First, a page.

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Pawlowski Receives Livability Award

Pawlowski Receives Livability Award

Allentown Mayor Ed Pawlowski received an Honorable Mention Large City 2017 City Livability Award Saturday during The U.S. Conference of Mayors’ 85th Annual Meeting in Miami Beach.

Pawlowski was cited for his efforts to establish a Cultural Community Center at Alliance Hall.

The award recognizes mayoral leadership in developing and implementing programs that improve the quality of life in America’s cities, focusing on the leadership, creativity, and innovation demonstrated by the mayors. This year’s winning cities were selected by former mayors from a pool of more than 150 applicants.

"Our City Livability Awards Program gives us the chance to express our pride in cities’ mayoral leadership in making urban areas cleaner, safer, and more livable,” said Tom Cochran, CEO and Executive Director of the Conference of Mayors. “We are grateful to Waste Management for its many years of support for the City Livability Awards Program, and for the opportunity to showcase the innovation and commitment of mayors and city governments across the country."

This is the 38TH year in which cities have competed for the award, which is sponsored by the Conference of Mayors and Waste Management, Inc., the nation’s largest environmental solutions provider.

Alex Gonzalez, Waste Management’s Florida Area Public Affairs Director, presented the City Livability awards during Saturday’s annual luncheon in Miami Beach.

“Through the City Livability Awards, Waste Management is immensely proud to honor US Mayors who are committed to strengthening our communities and enhancing the lives of their residents across the nation,” said Susan Moulton, Waste Management’s Senior Corporate Director of Public Sector Solutions. “For more than 28 years, Waste Management has sponsored the Awards, because the work these Mayors do to keep our communities safe, healthy, and vibrant aligns directly with our commitment to community vitality by providing innovative, safe and sustainable recycling and waste services.”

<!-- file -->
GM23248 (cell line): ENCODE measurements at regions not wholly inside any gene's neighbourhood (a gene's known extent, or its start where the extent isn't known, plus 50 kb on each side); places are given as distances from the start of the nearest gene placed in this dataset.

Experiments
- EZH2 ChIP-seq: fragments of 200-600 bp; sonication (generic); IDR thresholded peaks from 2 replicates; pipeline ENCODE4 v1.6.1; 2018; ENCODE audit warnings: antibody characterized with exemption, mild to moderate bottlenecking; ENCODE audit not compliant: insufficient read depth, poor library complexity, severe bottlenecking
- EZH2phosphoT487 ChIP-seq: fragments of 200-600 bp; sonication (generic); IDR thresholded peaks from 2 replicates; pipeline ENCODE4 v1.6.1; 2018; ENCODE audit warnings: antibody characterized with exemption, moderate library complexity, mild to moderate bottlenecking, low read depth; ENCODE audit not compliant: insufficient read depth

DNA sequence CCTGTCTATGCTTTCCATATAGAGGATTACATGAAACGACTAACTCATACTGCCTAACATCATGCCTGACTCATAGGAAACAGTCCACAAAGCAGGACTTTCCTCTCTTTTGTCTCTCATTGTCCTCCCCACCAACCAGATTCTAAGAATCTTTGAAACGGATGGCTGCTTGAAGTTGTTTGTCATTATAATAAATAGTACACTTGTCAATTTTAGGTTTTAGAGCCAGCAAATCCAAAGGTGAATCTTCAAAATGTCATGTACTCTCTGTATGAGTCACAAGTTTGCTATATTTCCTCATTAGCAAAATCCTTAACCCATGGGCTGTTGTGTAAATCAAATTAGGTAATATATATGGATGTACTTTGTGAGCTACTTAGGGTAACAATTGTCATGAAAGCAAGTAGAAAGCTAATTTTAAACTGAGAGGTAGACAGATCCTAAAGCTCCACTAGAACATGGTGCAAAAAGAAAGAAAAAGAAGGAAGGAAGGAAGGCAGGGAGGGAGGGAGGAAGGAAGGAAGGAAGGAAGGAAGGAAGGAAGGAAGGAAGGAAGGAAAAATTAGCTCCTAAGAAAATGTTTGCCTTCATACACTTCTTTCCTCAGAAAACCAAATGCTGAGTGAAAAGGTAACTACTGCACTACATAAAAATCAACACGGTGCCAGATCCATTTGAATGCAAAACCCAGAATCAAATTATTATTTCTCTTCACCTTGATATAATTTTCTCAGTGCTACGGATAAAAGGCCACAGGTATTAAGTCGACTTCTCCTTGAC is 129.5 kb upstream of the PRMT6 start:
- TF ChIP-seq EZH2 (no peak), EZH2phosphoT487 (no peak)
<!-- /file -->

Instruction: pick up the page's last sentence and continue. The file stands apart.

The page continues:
This year’s first place winners were Los Angeles Mayor Eric Garcetti for a local program focused on keeping city streets and alleys clean, as well as Hattiesburg (MS) Mayor Johnny DuPree for a local literacy initiative where young people are able to access free books through library lounges in local restaurants.

“I am extremely honored to receive this award from the U.S. Conference of Mayors and Waste Management,” Pawlowski said. “Allentown is a very diverse city and I saw an opportunity to bring so many of our young and growing groups together under one roof. Today, they are all meeting in household kitchens and living rooms across the city. They have no place to call their own. At Alliance Hall they will each have small office space and access to a second floor kitchen area where they can hold small events and joint meetings.”

Honorable Mention citations for cities with populations of 100,000 or more also went to: Bridgeport (CT), Las Vegas (NV), and Plano (TX). Bethlehem was one of four cities cited with populations of less than 100,000.

For program descriptions for the Outstanding Achievement and Honorable Mention award programs please go to:

About The United States Conference of Mayors -- The U.S. Conference of Mayors is the official nonpartisan organization of cities with populations of 30,000 or more. There are nearly 1,400 such cities in the country today, and each city is represented in the Conference by its chief elected official, the mayor. Like us on Facebook at, or follow us on Twitter at

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